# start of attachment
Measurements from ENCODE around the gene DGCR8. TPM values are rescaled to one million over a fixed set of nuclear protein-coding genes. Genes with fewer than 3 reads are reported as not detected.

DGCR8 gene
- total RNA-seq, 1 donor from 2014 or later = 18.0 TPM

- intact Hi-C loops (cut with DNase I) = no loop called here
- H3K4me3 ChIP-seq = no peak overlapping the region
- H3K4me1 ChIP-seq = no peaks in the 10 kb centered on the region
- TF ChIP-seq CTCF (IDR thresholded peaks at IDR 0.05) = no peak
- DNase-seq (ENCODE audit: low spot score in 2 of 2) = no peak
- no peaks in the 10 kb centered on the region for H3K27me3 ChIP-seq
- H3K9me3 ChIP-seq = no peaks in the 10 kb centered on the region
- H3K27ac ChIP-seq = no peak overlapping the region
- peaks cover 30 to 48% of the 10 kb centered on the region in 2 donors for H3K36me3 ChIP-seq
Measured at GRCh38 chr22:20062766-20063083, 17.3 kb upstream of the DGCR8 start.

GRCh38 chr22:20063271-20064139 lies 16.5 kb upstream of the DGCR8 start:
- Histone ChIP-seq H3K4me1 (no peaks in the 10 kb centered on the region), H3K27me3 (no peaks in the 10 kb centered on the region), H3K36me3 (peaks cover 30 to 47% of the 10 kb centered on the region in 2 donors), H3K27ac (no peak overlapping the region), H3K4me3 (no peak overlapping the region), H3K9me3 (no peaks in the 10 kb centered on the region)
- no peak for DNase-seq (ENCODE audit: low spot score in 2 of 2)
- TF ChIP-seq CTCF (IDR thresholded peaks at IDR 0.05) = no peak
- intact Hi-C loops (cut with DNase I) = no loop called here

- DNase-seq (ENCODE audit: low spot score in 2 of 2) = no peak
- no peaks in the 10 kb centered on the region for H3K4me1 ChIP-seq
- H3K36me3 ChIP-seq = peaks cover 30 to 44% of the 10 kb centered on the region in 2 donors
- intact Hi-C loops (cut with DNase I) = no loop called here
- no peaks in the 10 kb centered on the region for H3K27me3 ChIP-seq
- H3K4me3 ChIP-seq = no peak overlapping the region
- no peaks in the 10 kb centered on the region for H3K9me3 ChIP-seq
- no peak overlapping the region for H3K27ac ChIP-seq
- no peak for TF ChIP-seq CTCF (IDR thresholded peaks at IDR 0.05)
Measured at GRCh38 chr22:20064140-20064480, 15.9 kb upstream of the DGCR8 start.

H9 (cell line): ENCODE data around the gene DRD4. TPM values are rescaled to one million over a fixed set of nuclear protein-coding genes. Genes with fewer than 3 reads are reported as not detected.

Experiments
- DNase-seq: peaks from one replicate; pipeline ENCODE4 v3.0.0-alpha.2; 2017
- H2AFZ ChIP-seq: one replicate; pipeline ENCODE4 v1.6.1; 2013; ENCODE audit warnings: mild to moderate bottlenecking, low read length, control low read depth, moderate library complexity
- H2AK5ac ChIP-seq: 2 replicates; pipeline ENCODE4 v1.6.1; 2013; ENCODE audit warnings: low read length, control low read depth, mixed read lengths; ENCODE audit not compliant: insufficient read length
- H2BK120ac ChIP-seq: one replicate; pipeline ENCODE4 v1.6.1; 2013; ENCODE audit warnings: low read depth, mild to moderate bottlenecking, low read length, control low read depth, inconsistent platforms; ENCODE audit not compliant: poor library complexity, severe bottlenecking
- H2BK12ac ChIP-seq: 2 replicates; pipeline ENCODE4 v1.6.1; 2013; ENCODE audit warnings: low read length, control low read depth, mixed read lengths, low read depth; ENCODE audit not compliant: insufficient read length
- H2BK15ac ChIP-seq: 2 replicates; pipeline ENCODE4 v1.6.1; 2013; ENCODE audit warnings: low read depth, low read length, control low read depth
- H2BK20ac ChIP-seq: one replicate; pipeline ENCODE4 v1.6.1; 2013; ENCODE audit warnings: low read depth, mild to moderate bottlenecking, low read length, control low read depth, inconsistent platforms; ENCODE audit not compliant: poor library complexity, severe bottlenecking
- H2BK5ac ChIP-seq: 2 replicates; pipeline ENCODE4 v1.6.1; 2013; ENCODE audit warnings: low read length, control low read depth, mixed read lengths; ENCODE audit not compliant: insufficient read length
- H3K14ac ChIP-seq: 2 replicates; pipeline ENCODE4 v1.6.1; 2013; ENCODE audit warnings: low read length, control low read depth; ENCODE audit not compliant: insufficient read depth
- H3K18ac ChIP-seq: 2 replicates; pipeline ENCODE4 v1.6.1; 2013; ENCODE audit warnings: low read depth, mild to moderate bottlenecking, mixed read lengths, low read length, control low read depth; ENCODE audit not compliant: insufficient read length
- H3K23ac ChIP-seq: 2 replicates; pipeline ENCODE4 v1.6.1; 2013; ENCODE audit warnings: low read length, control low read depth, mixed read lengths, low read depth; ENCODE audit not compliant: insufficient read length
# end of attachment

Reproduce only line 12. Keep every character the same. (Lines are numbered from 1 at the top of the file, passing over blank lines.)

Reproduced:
- peaks cover 30 to 48% of the 10 kb centered on the region in 2 donors for H3K36me3 ChIP-seq